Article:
“Extraction”- Movie Review

It’s been over a month since I’ve been to the theater, and let me tell you, I’ve been having some serious withdrawals. I miss being able to go to a screening, chilled water bottle and contraband snack in hand, and relax and enjoy watching a movie with surround-sound. Thankfully our current age of streaming and video-on-demand offers a plethora of content, so staying entertained during lockdown isn’t impossible. And among the plethora is a little Netflix film called Extraction

Written by MCU veteran Joe Russo and directed by stunt coordinator Sam Hargrave, this action thriller centers around the kidnapping of Ovi Mahajan (Hudraksh Jaiswal), the son of India’s most ruthless drug lord. Sent to rescue him is Tyler Rake (Chris Hemsworth), a black market mercenary who, of course, is wrestling with his own personal demons. Already this mission is geared to be a perilous task, but things get even more complicated when Rake realizes that a lot more people are after the kid than he initially thought.

Extraction is one of those movies that’s hard to talk about. Not because it’s cringingly awful, and not because it’s rife with anything controversial. It’s hard to talk about because there’s nothing especially bad or especially exceptional about it. It’s fine. It’s a perfectly fine and serviceable action flick. The flaws in its story aren’t heavy enough to make it a bad film. Even when you break it down into its essential elements, you’d find that what’s good about the movie outweighs the parts that aren’t as strong.

man in sweat-stained grey shirt walks among a crowd in India
Courtesy of Netflix via Facebook

Example one- the action. Director Sam Hargrave’s experience in stunt work definitely shows on screen. Each aspect of the action is on point. The choreography- chase sequences, hand-to-hand combat, gunplay- is fantastic, and the sequences themselves are filmed with such sharp focus that you can easily make out what’s going on. Stylistically speaking, the action has a realistic sense of grit. The violence is graphic, brutal, and unflinchingly raw. And despite being a fun action movie, the portrayal of violence never feels over-sensationalized. I know a handful of critics would say otherwise, but to them I’d argue that some films handle their excessive violence much, much worse.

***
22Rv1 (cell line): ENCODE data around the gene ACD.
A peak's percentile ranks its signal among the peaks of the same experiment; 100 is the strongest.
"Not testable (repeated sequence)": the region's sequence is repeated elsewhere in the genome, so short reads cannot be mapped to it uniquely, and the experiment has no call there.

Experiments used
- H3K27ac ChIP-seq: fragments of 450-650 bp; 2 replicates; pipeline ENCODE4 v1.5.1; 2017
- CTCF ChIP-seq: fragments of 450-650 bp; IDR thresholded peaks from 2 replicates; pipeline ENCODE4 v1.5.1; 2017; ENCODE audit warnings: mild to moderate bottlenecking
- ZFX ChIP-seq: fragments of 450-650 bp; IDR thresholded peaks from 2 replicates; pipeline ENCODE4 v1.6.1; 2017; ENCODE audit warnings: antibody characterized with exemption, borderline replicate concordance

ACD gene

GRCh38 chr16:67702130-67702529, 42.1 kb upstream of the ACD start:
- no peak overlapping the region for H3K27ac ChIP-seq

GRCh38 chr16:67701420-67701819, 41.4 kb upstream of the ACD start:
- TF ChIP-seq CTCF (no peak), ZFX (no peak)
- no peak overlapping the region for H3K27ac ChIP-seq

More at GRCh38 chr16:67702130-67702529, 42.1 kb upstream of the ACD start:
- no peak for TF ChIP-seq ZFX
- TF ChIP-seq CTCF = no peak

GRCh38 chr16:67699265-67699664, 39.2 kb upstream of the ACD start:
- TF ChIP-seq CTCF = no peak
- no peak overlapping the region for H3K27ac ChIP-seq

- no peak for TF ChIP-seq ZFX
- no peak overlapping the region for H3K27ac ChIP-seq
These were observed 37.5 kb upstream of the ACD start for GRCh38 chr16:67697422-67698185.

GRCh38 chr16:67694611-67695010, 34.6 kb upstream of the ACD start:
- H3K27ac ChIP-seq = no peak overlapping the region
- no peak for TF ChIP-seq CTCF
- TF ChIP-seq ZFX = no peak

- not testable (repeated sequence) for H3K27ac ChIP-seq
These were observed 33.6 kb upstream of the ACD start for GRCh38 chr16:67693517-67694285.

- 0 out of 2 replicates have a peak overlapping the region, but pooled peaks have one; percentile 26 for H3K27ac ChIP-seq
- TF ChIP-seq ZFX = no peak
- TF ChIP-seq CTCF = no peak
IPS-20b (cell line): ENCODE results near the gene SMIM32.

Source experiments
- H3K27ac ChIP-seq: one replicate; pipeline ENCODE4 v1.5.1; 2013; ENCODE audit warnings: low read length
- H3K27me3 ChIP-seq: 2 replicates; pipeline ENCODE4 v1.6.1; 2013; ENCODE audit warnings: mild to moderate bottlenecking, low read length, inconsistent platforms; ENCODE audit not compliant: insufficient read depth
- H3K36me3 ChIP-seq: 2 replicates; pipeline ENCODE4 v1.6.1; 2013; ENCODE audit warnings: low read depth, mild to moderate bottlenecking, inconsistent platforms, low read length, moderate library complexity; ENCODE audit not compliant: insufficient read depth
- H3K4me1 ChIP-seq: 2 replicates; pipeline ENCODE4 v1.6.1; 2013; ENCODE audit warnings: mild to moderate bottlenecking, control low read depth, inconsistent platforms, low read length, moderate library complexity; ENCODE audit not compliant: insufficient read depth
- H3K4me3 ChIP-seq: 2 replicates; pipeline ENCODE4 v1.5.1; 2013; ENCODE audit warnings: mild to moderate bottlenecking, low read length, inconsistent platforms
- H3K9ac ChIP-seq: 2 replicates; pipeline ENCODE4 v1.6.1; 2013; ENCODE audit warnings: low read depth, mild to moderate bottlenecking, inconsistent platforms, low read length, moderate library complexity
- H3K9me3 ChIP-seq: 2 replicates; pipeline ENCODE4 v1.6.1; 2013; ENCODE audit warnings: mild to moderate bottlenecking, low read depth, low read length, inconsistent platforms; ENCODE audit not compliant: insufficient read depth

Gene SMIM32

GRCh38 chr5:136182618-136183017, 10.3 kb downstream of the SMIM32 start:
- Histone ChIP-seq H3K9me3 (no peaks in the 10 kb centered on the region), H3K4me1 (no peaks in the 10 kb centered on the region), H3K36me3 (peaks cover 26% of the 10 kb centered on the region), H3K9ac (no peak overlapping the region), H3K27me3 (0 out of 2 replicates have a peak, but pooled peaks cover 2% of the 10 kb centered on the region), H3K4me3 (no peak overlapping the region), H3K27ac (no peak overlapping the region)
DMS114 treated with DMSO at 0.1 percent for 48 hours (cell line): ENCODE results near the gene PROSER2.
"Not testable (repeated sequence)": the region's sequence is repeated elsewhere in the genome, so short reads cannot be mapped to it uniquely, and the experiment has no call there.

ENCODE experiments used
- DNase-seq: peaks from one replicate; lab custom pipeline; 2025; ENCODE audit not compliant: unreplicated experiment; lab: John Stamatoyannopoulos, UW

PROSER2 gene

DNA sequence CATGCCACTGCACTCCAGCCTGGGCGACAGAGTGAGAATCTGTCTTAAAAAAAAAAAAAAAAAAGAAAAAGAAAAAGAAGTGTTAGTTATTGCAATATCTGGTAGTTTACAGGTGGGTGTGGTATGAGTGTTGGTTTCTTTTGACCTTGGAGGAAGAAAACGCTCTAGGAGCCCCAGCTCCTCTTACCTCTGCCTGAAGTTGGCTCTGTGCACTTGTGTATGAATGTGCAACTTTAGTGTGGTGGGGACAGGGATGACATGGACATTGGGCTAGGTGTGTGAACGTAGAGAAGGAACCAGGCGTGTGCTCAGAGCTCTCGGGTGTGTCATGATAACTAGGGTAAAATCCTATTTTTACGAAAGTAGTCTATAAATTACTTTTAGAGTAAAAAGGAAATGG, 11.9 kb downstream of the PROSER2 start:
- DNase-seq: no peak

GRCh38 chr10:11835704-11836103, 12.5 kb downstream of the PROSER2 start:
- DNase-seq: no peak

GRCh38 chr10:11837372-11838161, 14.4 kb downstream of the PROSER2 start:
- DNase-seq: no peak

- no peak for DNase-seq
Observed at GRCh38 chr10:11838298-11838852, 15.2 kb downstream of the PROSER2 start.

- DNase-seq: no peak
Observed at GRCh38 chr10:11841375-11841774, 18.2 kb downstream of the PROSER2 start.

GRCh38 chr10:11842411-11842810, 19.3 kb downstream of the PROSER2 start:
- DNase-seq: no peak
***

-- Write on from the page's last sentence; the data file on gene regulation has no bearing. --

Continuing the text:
Additional pluses are the pacing and acting. The movie is never boring. It keeps your attention with a consistent tension and sense of urgency. Chris Hemsworth and Randeep Hooda deliver the film’s stand-out performances. Both add a lot of nuance to their roles, Hooda in particular as Ovi’s caretaker who is forced to retrieve the boy or else see his family murdered. Each major character has something interesting about them, whether that something is a backstory or a certain dynamic with another character, but the film never takes the time to explore them. And I know the film isn’t trying to be some deep-character-driven drama. It knows exactly what it is- a gritty and violent action flick. I don’t expect much substance. Though I do think the script misses the opportunity to at the very least flesh out these characters further to make them more three-dimensional. The blueprints are there: Ovi’s life as a drug lord’s son, his caretaker’s personal relationship with Ovi, a personal connection between Ovi and Rake. And if the filmmakers had followed through with this type of development, perhaps establishing them through a single scene or string of dialogue, they would have elevated the film a few extra notches.

Nonetheless, Extraction is a fun sit. It’s definitely a movie you’ve seen before, but there’s no harm in familiarity as long as the film is made well. And Extraction is objectively solid. It’s well-acted, well-directed, engaging and exciting from beginning to end. If you find yourself in a dull rutt while you’re quarantining at home, it’s a decent film to turn to for an adrenaline rush.

Cosmic Grade- 3.7/5 Stars

Leave a Reply

Fill in your details below or click an icon to log in:

WordPress.com Logo

You are commenting using your WordPress.com account. Log Out /  Change )

Twitter picture

You are commenting using your Twitter account. Log Out /  Change )

Facebook photo

You are commenting using your Facebook account. Log Out /  Change )

Connecting to %s